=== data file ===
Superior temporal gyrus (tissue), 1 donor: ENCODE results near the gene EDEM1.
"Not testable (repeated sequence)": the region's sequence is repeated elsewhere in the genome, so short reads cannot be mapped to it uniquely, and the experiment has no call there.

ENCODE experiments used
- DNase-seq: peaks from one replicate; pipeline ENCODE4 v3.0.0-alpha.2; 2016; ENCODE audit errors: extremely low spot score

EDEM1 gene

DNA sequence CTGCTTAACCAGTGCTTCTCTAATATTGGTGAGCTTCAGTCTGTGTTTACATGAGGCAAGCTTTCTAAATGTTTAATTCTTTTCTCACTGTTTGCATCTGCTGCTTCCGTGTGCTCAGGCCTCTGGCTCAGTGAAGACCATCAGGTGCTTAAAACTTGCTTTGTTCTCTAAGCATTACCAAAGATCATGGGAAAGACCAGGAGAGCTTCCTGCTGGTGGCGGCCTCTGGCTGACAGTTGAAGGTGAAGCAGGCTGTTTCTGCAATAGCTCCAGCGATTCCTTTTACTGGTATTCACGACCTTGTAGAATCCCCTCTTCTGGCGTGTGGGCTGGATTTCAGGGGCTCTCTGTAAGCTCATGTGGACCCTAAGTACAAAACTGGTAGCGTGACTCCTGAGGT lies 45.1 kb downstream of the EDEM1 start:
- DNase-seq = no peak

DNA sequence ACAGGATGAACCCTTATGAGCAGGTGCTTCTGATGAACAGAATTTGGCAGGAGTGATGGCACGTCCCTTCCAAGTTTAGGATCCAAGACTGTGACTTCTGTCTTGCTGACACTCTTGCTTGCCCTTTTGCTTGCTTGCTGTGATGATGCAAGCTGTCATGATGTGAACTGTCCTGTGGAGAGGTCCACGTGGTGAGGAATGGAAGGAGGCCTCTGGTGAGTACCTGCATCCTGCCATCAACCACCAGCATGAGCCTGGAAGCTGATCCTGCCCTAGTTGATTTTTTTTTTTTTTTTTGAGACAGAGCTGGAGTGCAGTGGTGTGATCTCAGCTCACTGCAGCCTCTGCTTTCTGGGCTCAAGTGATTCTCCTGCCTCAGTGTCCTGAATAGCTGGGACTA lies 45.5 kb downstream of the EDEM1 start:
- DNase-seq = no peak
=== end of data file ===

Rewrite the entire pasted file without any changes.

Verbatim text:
Superior temporal gyrus (tissue), 1 donor: ENCODE results near the gene EDEM1.
"Not testable (repeated sequence)": the region's sequence is repeated elsewhere in the genome, so short reads cannot be mapped to it uniquely, and the experiment has no call there.

ENCODE experiments used
- DNase-seq: peaks from one replicate; pipeline ENCODE4 v3.0.0-alpha.2; 2016; ENCODE audit errors: extremely low spot score

EDEM1 gene

DNA sequence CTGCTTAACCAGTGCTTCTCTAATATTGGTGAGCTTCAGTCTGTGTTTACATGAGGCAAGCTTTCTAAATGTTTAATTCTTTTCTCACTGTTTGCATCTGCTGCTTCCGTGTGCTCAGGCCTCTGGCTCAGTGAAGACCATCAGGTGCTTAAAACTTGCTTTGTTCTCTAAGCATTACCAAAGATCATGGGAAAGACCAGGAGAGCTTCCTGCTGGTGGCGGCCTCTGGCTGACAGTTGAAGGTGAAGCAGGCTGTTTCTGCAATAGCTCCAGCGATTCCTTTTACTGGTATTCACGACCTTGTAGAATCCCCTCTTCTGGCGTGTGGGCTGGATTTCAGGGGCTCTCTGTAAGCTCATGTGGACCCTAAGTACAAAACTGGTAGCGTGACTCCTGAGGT lies 45.1 kb downstream of the EDEM1 start:
- DNase-seq = no peak

DNA sequence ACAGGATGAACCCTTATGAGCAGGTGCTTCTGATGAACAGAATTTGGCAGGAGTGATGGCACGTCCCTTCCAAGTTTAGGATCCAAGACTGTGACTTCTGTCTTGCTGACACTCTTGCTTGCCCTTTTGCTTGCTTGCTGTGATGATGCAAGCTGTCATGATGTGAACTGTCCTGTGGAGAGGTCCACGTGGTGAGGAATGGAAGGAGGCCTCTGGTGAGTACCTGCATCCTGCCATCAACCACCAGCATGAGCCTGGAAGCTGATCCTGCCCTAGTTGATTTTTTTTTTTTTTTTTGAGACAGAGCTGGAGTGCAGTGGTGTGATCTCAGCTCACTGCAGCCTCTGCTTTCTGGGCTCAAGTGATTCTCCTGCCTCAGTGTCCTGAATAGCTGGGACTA lies 45.5 kb downstream of the EDEM1 start:
- DNase-seq = no peak